Also, many companies are realizing that packaging plays a major role in communicating the interplay which happens between the consumer and the product. And that has become much more appealing as a typical chemist shop will have anywhere between 15000-20000 SKUs. Visibility wise, there are 800-900 products. So how can your product shout out from competition? This is where packaging plays a predominant role. We have seen a significant change in terms of the colors, the textures and the kind of options which are available today where multiple programs are designed to reach out to consumers.

What are your primary challenges in the retail context?

The diversity is a challenge we face. Unlike in developed markets, where MT contributes 45-50% or even more than that to total sales, in the Indian context, the key moment up-close is where the transaction happens. The challenge is to handle the diversity as there are multiple and large number of outlets in India. So how do we ensure that we have standardization in terms of merchandising and visibility across? If you look at Mumbai, there are 35 outlets, so we need to ensure that the visibility and standardization is there across the market with touch being the key role. And I think this challenge of sheer diversity and numbers through various channels and getting consistency is key for retailers and us.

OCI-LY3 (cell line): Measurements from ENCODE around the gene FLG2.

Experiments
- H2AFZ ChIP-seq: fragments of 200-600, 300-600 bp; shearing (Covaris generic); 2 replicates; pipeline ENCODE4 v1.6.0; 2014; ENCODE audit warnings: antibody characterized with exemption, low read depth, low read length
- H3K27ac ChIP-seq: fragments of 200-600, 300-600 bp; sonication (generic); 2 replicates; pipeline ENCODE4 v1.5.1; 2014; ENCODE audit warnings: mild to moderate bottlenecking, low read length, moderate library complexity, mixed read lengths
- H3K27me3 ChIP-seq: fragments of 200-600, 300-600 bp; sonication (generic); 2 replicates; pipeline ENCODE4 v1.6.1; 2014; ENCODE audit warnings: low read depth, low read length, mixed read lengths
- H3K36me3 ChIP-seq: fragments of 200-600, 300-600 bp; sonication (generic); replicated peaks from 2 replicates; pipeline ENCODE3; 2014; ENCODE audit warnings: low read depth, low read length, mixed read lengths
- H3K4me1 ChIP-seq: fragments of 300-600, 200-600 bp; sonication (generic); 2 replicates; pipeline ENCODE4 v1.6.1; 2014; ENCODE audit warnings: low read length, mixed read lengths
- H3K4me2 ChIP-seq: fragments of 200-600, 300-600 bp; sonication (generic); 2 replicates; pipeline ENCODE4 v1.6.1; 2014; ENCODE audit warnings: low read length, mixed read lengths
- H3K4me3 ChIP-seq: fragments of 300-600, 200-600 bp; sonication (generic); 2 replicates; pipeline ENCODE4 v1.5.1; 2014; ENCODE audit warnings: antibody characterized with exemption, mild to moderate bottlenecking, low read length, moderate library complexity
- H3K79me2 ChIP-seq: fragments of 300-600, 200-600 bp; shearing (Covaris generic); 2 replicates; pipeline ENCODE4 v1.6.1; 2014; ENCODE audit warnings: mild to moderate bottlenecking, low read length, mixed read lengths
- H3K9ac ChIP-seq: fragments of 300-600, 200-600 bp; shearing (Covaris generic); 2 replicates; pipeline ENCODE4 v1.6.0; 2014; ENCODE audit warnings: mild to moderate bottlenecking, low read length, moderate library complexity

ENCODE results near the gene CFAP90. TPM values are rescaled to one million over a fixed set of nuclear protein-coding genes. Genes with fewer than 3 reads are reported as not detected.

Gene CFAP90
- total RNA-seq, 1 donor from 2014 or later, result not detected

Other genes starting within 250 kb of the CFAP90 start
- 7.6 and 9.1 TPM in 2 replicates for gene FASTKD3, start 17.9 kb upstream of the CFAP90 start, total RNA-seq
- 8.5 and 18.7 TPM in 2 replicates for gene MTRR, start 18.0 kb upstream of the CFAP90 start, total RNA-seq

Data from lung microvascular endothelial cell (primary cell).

Related Viewpoints

Shivendra Nigam

CFO, Cantabil Retail India Ltd.

When cost optimization drives expansion & market success

Utsav Doshi

Founder and Principal Designer, A&J Design Studio

Why lighting needs to be part of store design curriculum and more…

Unified commerce benchmark for specialty retail launched

Have You Say
Follow Us On